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Tuesday, November 6, 2012

Intermediate Work : Some Miniature Food stuff

1/24 scale bread, 1/12 scale bento boxes
November 6th 2012

I started navigating to search for miniature food stuff a long time ago.  The thing is I’d like  to learn how to use my Fimo so I can make some stuff but I just don’t have the manual control I once had.  I’m not writing it off just yet but I wanted to see if I could find some finished food and at the right price.

I searched a number of different sites and came across the problem of scale.  This house is slightly larger than half scale and not quite 1/12 scale but some things can actually fit even if they are larger scale.  The 1/24 scale is really very tiny and depending on the food I have to be able to see the objects next to a measuring tape or ruler or a penny to gauge if it’s correct or not.  Another hinderance was that I needed Japanese food.  The house is supposed to be a Japanese inn so I really needed some oriental dishes.

I found one site that makes really lovely detailed 1/24 scale food.  But it was much too small (see the loaf of bread on the table above).  So I ended up searching on Ebay.  I found two sellers out of Thailand that had very nice ceramic and food products.  One in particular had the Coke cooler which I really wanted in the foyer of the inn.  It also had the bento boxes and the dim sum bamboo steamers so I purchased from them.  I think the scale is going to look just fine and the prices are very honest.

Bento Boxes

Dim Sum

I also made purchases from another Ebay seller who also has their own site.  I got mostly fruit and veg from them and you can see those in my kitchen shelving.  They also had whole fish and some knives so I bought these from them too.  The fish were essential if I wanted to have fish plates being prepared in the kitchen.  In fact they look pretty realistic sitting on the butcher’s block.
Apples, pears and some sweets which I will use with a tea set.

The final purchase was from a food miniaturist who is pretty famous.  She makes lots of food and sells them in slices or in canes (which can be sliced by you).  They tend to be more expensive as a food solution but I was able to get hold of some sashimi packets (50pcs) some shrimp, salmon steak and smoked salmon.  I then could create my own dishes.  I eventually want these dishes to be set out in preparation for bringing them to the guest’s rooms.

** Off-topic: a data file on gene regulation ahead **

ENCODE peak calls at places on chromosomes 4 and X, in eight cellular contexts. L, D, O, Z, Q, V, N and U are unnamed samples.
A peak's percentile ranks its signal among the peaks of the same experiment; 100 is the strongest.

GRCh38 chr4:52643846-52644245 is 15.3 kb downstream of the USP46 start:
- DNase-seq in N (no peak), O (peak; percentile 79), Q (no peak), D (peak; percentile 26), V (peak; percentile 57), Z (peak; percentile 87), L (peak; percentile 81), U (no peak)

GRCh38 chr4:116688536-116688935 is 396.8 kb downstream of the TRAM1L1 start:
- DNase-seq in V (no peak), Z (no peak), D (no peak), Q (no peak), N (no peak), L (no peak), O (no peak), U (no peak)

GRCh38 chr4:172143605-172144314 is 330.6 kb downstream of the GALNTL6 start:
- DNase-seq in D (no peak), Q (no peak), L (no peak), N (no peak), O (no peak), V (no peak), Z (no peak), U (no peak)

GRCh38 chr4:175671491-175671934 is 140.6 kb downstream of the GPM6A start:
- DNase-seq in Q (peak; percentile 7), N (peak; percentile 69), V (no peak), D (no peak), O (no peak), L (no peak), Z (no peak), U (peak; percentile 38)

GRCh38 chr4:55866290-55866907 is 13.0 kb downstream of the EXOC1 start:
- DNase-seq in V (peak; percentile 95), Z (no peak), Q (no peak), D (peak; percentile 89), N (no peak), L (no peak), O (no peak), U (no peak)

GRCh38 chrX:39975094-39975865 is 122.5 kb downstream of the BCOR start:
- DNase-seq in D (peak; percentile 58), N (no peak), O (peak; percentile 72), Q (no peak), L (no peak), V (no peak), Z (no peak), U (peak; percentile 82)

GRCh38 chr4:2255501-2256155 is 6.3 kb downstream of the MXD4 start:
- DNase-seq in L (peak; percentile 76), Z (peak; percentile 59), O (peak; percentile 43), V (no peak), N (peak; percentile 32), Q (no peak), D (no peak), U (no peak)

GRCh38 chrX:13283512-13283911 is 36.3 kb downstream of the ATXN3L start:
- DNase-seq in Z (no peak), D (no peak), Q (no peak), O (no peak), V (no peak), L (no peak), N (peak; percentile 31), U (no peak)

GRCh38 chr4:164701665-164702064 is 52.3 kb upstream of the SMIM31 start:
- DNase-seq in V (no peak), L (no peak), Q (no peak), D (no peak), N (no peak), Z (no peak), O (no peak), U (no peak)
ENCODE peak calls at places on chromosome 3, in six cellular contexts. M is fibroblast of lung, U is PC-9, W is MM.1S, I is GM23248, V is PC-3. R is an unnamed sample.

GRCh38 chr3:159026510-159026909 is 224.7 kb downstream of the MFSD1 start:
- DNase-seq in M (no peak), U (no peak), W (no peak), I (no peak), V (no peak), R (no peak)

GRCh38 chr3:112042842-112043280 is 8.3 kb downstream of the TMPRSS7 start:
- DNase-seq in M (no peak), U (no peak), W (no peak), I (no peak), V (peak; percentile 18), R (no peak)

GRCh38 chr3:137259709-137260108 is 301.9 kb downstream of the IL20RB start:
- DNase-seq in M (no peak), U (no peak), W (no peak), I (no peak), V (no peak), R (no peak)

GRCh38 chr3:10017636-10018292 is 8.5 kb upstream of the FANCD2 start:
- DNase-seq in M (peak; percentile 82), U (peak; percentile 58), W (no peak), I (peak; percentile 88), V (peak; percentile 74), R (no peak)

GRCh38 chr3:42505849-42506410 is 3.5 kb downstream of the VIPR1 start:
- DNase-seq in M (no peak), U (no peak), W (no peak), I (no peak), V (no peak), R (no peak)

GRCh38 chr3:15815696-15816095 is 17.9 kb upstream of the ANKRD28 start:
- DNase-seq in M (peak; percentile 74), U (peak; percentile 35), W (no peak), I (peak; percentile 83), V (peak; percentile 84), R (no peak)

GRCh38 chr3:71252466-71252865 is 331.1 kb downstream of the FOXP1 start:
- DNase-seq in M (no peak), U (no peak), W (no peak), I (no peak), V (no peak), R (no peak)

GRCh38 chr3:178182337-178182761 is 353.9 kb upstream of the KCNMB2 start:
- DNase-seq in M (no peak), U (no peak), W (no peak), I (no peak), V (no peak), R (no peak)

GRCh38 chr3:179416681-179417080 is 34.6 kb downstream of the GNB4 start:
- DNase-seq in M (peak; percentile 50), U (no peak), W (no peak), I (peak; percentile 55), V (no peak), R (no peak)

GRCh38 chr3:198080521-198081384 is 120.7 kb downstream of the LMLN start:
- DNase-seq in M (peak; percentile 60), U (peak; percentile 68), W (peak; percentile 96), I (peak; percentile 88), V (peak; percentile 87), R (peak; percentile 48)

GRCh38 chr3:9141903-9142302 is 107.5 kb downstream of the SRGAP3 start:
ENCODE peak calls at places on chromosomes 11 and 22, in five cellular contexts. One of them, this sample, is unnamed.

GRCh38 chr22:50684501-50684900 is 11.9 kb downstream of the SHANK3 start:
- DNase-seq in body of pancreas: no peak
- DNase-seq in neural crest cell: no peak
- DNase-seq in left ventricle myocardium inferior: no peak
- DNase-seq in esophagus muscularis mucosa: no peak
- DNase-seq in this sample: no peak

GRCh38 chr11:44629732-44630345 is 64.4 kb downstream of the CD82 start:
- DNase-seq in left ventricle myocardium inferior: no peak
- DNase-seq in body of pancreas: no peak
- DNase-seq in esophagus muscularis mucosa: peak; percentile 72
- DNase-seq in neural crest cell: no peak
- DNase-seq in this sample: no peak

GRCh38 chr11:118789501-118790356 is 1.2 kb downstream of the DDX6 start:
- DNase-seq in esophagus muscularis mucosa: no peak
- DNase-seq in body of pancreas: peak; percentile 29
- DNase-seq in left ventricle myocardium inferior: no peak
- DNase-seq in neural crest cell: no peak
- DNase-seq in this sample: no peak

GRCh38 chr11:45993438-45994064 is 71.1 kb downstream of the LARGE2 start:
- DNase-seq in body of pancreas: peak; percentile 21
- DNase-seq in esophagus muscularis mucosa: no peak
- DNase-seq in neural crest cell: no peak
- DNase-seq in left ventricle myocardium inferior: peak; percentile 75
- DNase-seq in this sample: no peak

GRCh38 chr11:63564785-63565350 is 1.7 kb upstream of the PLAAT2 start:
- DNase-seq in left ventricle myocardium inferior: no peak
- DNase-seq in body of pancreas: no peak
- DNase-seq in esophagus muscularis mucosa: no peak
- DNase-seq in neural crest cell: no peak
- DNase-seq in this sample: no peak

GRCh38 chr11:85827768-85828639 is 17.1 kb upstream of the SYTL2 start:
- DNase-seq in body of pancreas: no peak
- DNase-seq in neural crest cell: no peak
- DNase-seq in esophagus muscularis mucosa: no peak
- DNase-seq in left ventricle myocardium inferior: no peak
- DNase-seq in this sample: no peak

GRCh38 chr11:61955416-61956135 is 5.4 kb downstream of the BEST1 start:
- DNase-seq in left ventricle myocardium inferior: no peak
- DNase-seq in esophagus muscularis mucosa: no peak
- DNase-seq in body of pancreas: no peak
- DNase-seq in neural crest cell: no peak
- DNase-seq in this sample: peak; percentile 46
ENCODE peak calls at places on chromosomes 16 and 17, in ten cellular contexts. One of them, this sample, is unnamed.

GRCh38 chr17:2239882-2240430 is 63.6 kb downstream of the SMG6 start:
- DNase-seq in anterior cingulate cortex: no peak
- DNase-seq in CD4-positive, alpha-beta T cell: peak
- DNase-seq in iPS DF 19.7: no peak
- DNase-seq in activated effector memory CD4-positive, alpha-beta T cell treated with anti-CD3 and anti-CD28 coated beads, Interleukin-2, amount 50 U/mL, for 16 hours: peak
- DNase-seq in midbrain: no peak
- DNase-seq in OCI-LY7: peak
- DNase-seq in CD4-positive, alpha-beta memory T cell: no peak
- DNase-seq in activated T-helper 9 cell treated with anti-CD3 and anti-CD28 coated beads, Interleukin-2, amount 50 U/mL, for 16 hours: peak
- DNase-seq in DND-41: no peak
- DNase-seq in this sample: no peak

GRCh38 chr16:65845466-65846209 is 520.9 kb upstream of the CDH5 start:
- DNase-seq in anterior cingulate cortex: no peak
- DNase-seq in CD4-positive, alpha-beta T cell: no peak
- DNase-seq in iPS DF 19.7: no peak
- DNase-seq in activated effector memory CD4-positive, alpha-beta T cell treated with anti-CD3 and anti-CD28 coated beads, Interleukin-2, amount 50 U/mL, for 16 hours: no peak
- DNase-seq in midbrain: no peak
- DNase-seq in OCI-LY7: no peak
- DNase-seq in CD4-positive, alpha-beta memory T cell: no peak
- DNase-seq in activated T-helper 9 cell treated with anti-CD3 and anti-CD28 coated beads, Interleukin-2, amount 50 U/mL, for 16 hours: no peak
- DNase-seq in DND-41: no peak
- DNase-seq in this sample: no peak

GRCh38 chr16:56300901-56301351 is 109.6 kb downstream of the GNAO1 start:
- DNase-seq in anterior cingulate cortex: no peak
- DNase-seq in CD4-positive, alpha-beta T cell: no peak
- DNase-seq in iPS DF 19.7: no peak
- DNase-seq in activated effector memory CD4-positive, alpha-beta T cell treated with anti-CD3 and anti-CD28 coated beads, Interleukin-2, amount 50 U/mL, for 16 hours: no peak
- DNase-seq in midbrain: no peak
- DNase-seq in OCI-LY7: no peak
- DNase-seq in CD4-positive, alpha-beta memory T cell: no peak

Tiny sashimi and lemon slices.

Shrimp, salmon steaks and sashimi.

I used liquid Fimo to glue the loose pieces onto the cute dishes (purchased off Ebay together with the Coke cooler) along with some sliced sashimi pieces on to the tray.  I also got some ice off the same seller and fimo’d that onto the tray.  All you have to do is heat the pieces up in the oven on its lowest setting to fix the liquid Fimo.  I think it works better than superglue or other liquid glue solutions because you have to wait so long for the glue to dry.

Fimo Liquid
Fish prep tray, sashimi and salmon plate

Set up on the table
I’m not sure if I can afford to make frequent purchases from the Angie Scarr site so I may have to attempt some Fimo food on my own (thinking about a joint of meat or something - or even a Kobe steak!) but I’m pretty far from that right now.

Monday, October 22, 2012

Intermediate Work : A Hibachi Grill

October 18th - 22nd 2012

Still working on some Halloween decorations but in between waiting for glue to dry, I found this really cute free hibachi printie.  So I had to make it.

Just to explain, a hibachi is a small grill that usually in America is used outdoors but in Japan can also be found in a table version.  They are usually also made of cast iron (ghisa) so they are pretty resistant to rust.  But I had two ideas for my hibachi.  One would be a grill that can be used in a room but also that it has been well used!  I wanted a little rust and dirt on my hibachi.

The printie was scaled down to my 1/20 size more or less.  I then glued it together and painted it black.  I also gave it a second hand of water/glue to harden it up and make it a little stronger.  I used paints and some fine grain sand to simulate the ash filled fire worn interior.  I’m surprised how effective this was.
Fine grain sand and some white and grey/blue paint for ashes.  Terracotta color for rust.

I used one of the plastic sink strainers (the ones I found 6/1 euro and made a basket of one in a previous post) and cut them up to make the grills.  A little paint and sizing and the grills look pretty good.  The last addition was to make some coals.  I had bought some “coal” when I went to Miniatur Wunderland in Germany (instead of black gravel, it’s actually cut up rubber which is pretty cool because you can cut pieces smaller or larger as needed) so just needed to paint them a little to simulate hot coals. 

Glueing the coal to the grate.
Top grate - empty habachi
Removeable coal fire.

With the top grate.  Just need some food for grillin'!

Now all I need is some food for my grill !!! (my next internet order...till I learn how to use Fimo clay I suppose.)

28th October 2012

Added a fish and some steaks to my hibachi.   

Sunday, October 14, 2012

Halloween Break !